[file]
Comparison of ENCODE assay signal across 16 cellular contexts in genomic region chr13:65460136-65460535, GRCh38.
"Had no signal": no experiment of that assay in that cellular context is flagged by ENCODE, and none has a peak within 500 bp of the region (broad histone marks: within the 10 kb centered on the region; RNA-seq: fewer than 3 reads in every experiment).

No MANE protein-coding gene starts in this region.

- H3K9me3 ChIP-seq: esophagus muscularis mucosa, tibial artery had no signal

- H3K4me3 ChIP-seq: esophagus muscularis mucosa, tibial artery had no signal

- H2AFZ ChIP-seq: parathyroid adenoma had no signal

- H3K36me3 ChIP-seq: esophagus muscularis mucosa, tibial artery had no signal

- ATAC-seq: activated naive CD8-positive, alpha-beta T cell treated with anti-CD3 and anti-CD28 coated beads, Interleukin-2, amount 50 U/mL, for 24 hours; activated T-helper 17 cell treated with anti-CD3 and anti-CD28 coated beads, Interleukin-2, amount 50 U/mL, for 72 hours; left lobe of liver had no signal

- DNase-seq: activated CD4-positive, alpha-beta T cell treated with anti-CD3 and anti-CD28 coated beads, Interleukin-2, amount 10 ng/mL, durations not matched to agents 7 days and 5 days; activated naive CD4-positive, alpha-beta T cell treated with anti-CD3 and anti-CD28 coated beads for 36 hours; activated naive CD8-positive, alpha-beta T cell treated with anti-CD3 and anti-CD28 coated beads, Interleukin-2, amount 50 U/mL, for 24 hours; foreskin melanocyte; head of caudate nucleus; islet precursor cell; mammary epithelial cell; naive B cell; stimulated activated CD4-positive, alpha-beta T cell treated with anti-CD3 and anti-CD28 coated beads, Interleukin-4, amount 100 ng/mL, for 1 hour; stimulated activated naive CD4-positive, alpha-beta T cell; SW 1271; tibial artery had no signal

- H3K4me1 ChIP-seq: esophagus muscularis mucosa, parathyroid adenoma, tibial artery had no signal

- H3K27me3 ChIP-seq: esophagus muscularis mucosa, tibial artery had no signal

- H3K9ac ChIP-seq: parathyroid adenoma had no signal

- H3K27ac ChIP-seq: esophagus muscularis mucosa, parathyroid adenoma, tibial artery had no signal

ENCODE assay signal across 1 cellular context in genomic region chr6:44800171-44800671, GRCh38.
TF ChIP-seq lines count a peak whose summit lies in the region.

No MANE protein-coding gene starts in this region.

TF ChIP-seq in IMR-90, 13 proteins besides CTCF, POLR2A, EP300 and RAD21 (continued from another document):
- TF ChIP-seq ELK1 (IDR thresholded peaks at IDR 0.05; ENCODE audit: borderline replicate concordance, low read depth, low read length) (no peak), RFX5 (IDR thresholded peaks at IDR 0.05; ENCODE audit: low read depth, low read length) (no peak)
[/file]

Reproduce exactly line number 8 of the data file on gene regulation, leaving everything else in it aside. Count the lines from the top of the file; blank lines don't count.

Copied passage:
- ATAC-seq: activated naive CD8-positive, alpha-beta T cell treated with anti-CD3 and anti-CD28 coated beads, Interleukin-2, amount 50 U/mL, for 24 hours; activated T-helper 17 cell treated with anti-CD3 and anti-CD28 coated beads, Interleukin-2, amount 50 U/mL, for 72 hours; left lobe of liver had no signal